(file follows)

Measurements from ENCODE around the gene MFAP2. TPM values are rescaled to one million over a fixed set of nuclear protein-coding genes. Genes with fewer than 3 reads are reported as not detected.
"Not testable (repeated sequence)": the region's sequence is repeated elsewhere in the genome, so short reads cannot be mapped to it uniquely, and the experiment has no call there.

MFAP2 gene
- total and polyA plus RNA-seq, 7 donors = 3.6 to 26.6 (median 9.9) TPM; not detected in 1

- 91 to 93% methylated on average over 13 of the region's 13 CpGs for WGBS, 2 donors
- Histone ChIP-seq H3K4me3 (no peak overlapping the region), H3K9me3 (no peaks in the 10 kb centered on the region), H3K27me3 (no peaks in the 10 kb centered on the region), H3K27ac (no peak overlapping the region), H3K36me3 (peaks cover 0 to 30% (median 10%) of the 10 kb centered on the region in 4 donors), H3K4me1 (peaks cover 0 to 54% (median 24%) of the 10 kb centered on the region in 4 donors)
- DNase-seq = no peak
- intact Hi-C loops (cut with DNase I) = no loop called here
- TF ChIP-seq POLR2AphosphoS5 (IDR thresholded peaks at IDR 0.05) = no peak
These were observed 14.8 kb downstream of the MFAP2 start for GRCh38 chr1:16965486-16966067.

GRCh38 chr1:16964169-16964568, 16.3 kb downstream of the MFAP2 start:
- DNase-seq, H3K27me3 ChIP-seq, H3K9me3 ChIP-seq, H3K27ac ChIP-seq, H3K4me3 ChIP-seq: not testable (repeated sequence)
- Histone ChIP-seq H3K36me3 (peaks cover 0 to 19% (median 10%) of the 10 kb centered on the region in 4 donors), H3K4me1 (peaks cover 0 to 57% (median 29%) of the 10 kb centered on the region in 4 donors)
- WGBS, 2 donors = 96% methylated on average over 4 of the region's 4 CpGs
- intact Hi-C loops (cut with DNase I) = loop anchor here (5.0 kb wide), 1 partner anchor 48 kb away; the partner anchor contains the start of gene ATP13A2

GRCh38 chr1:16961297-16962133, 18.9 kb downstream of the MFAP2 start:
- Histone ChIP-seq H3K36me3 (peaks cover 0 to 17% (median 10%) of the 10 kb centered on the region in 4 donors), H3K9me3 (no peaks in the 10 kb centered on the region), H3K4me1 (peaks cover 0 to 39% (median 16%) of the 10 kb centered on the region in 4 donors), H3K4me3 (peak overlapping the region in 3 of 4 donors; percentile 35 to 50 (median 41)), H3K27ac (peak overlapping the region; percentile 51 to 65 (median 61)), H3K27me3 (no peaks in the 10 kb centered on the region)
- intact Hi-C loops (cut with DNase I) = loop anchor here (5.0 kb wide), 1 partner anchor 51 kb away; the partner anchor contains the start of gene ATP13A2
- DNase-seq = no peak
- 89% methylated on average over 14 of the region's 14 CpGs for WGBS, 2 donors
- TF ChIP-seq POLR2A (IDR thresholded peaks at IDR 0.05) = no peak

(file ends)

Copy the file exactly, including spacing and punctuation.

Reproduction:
Measurements from ENCODE around the gene MFAP2. TPM values are rescaled to one million over a fixed set of nuclear protein-coding genes. Genes with fewer than 3 reads are reported as not detected.
"Not testable (repeated sequence)": the region's sequence is repeated elsewhere in the genome, so short reads cannot be mapped to it uniquely, and the experiment has no call there.

MFAP2 gene
- total and polyA plus RNA-seq, 7 donors = 3.6 to 26.6 (median 9.9) TPM; not detected in 1

- 91 to 93% methylated on average over 13 of the region's 13 CpGs for WGBS, 2 donors
- Histone ChIP-seq H3K4me3 (no peak overlapping the region), H3K9me3 (no peaks in the 10 kb centered on the region), H3K27me3 (no peaks in the 10 kb centered on the region), H3K27ac (no peak overlapping the region), H3K36me3 (peaks cover 0 to 30% (median 10%) of the 10 kb centered on the region in 4 donors), H3K4me1 (peaks cover 0 to 54% (median 24%) of the 10 kb centered on the region in 4 donors)
- DNase-seq = no peak
- intact Hi-C loops (cut with DNase I) = no loop called here
- TF ChIP-seq POLR2AphosphoS5 (IDR thresholded peaks at IDR 0.05) = no peak
These were observed 14.8 kb downstream of the MFAP2 start for GRCh38 chr1:16965486-16966067.

GRCh38 chr1:16964169-16964568, 16.3 kb downstream of the MFAP2 start:
- DNase-seq, H3K27me3 ChIP-seq, H3K9me3 ChIP-seq, H3K27ac ChIP-seq, H3K4me3 ChIP-seq: not testable (repeated sequence)
- Histone ChIP-seq H3K36me3 (peaks cover 0 to 19% (median 10%) of the 10 kb centered on the region in 4 donors), H3K4me1 (peaks cover 0 to 57% (median 29%) of the 10 kb centered on the region in 4 donors)
- WGBS, 2 donors = 96% methylated on average over 4 of the region's 4 CpGs
- intact Hi-C loops (cut with DNase I) = loop anchor here (5.0 kb wide), 1 partner anchor 48 kb away; the partner anchor contains the start of gene ATP13A2

GRCh38 chr1:16961297-16962133, 18.9 kb downstream of the MFAP2 start:
- Histone ChIP-seq H3K36me3 (peaks cover 0 to 17% (median 10%) of the 10 kb centered on the region in 4 donors), H3K9me3 (no peaks in the 10 kb centered on the region), H3K4me1 (peaks cover 0 to 39% (median 16%) of the 10 kb centered on the region in 4 donors), H3K4me3 (peak overlapping the region in 3 of 4 donors; percentile 35 to 50 (median 41)), H3K27ac (peak overlapping the region; percentile 51 to 65 (median 61)), H3K27me3 (no peaks in the 10 kb centered on the region)
- intact Hi-C loops (cut with DNase I) = loop anchor here (5.0 kb wide), 1 partner anchor 51 kb away; the partner anchor contains the start of gene ATP13A2
- DNase-seq = no peak
- 89% methylated on average over 14 of the region's 14 CpGs for WGBS, 2 donors
- TF ChIP-seq POLR2A (IDR thresholded peaks at IDR 0.05) = no peak